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Jacqueline Monahan's Movie Reviews

Trumbo | Bryan Cranston, Helen Mirren, Diane Lane, John Goodman, Michael Stuhlbarg, David James Elliot, Dean O'Gorman, Christian Berkel, Louis C.K. | Review

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Jacqueline  Monahan

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Jacqueline Monahan is an educator for the GEAR UP program at UNLV.
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Trumbo | Bryan Cranston, Helen Mirren, Diane Lane, John Goodman, Michael Stuhlbarg, David James Elliot, Dean O'Gorman, Christian Berkel, Louis C.K. | Review

“It will do no good to search for villains or heroes or saints or devils because there were none; there were only victims,” declared Dalton Trumbo (Bryan Cranston) in a 1970 speech, referring to the “blacklist”, the offshoot of an ugly and shameful era of American history in which those suspected of having ties to the Communist party suffered fines and imprisonment in addition to being denied employment within the motion picture industry.

That shameful era started in 1947 and proliferated throughout the 1950’s, causing screenwriters, directors, producers, and other film industry  professionals who were or had been members of the Communist Party to become targets, then victims, of the House Un-American Activities Committee (HUAC) headed by Wisconsin senator Joseph R. McCarthy.  

Historically referred to as a witch-hunt, hundreds were deprived of their livelihoods for refusing to answer questions about their political beliefs or incriminate friends. Some testified to save their own careers, as did Trumbo pal Edward G. Robinson (Michael Stuhlbarg); others upheld their conscience by withholding their words, and were ruined.

There were famous outspoken HUAC supporters as well.  Chatty, hatty, and so very catty, gossip columnist Hedda Hopper (Helen Mirren) flag-waving non-veteran John Wayne (David James Elliot) and former President Ronald Reagan (in actual footage) come across as reactionary finger-pointers riding exceptionally high horses.

Trumbo was arguably the most prominent member of the most prominent group affected by HUAC.  Known as the Hollywood Ten, the group also included playwright Ring Lardner, Jr., screenwriter Alvah Bessie, director Herbert Biberman, screenwriter Lester Cole, writer John Howard Lawson, screenwriter Albert Maltz, screenwriter Samuel Ornitz, screenwriter/producer Adrian Scott, and director Edward Dmytryk.  For refusing to cooperate, they were sentenced to six months to a year (Trumbo served 10 months) in prison for contempt of Congress, were summarily fired from projects and blacklisted from the motion picture industry.

Trumbo, the highest-paid screenwriter in Hollywood, was forced to use pseudonyms like the fictional Robert Rich, who won the 1956 Academy Award for “The Brave One”.  The very real Ian McClellan Hunter received the 1954 Academy Award for “Roman Holiday” although he was fronting for Trumbo, who made sure the work (and paychecks) never stopped for him and his screenwriter friends by procuring script writing and revision work from B-movie producer Frank King (John Goodman).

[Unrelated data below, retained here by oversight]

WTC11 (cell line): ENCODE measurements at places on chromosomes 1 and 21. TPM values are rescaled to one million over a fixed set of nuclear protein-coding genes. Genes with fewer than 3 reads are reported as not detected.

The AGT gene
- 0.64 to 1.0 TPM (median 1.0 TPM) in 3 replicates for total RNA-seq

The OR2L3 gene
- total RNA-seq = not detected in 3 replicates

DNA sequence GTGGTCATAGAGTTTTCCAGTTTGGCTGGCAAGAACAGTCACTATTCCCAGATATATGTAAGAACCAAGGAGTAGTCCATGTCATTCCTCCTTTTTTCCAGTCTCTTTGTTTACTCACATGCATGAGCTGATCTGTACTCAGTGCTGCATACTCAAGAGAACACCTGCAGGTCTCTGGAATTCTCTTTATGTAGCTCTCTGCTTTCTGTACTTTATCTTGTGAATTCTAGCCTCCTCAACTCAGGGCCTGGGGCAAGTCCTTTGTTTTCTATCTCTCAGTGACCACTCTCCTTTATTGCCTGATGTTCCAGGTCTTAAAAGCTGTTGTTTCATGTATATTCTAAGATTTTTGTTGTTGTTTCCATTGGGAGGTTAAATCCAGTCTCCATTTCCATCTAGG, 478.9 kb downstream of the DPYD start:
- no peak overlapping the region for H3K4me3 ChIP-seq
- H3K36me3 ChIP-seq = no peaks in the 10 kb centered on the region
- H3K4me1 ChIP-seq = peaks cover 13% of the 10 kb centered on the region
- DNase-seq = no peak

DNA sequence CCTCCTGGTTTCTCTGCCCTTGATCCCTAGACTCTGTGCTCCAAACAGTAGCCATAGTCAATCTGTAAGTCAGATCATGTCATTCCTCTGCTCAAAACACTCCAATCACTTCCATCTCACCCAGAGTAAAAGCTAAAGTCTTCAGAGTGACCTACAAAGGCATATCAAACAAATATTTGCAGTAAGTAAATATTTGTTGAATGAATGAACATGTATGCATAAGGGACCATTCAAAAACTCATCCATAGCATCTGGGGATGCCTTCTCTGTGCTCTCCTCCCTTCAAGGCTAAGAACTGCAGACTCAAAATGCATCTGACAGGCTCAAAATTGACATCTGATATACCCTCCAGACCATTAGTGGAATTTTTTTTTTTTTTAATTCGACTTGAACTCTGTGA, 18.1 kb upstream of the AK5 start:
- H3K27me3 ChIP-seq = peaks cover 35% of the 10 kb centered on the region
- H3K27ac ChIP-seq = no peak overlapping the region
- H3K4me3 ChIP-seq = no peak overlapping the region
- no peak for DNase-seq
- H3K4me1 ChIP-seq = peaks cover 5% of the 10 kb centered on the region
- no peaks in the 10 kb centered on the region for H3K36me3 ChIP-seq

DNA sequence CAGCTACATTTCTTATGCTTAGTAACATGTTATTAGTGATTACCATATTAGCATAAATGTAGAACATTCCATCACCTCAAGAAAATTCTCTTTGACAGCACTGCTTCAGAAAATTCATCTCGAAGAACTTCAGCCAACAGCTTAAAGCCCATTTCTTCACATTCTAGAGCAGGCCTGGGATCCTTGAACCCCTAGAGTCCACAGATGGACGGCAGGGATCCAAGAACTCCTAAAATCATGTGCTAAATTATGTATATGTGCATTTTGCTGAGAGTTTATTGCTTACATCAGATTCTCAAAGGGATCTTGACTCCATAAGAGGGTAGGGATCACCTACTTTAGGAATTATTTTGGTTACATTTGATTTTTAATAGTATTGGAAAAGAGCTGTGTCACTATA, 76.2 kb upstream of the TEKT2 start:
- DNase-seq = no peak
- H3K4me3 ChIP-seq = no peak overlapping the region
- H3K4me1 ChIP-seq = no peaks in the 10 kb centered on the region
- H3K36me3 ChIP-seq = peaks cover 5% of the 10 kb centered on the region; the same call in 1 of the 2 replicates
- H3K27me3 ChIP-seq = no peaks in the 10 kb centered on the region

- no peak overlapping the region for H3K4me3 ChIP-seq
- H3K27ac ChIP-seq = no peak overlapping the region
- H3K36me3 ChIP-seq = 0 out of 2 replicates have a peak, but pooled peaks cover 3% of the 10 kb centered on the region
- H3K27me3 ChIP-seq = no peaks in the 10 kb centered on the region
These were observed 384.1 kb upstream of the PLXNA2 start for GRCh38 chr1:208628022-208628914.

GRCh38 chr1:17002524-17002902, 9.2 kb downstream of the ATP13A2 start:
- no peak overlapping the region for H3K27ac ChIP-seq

When King asks “You don’t want your name on the script?”  Trumbo replies, “No, YOU don’t want my name on the script.”

The clever, erudite, and eloquent Trumbo frequently engaged in a battle of wits with unarmed opponents, which made him a maddening mouthpiece for the 1st Amendment.  A force of nature –confident, principled, mostly kind, and shrewd enough to appreciate his success, Trumbo was never without his cigarette holder and rarely without a glass of scotch, coaxing words out of an old manual typewriter with fury and urgency.

Loyal wife Cleo (Diane Lane) and best friend Arlen Hird (Louis C.K.) a composite mouthpiece of a character, which means his traits and feelings comprised those of a host of others) lend moral support to the man who churned out scripts with relentless focus and energy.

Actor Kirk Douglas (Dean O’Gorman) and director Otto Preminger (Christian Berkel) emerge as Trumbo champions, boldly assigning credit to Trumbo for his work on scripts for Spartacus and Exodus respectively in 1960, signaling the long overdue death knell of the blacklist

Director Jay Roach (Borat, Meet the Parents) summons up an era in cars, clothes, sets, and attitudes, combining injustice and intolerance with a splash of humor to make the Trumbo cocktail a pungent swallow.  Adapted from the 1977 book by Bruce Cook, screenwriter John McNamara fills the charming, piquant Trumbo mouth as impressively as Cranston works it. Archival footage winds through the story seamlessly.

A transcendent performance by Cranston as the almost maddeningly decent, intelligent, and logical Trumbo as well as the scene shredding Mirren and the serene “good woman behind the man” Lane are just some of the highlights of a splendid cast. O’Gorman and Berkel have fun with their nearly over-the-top-performances.

At a time when Congress allowed Hollywood to become the exclusionary bullies on the playground, Dalton Trumbo found a way to keep playing.

Note* Trumbo also authored the 1935 novel, Eclipse, and perhaps his most famous work, the 1939 novel, Johnny Got His Gun, which was made into a 1971 film that he directed.

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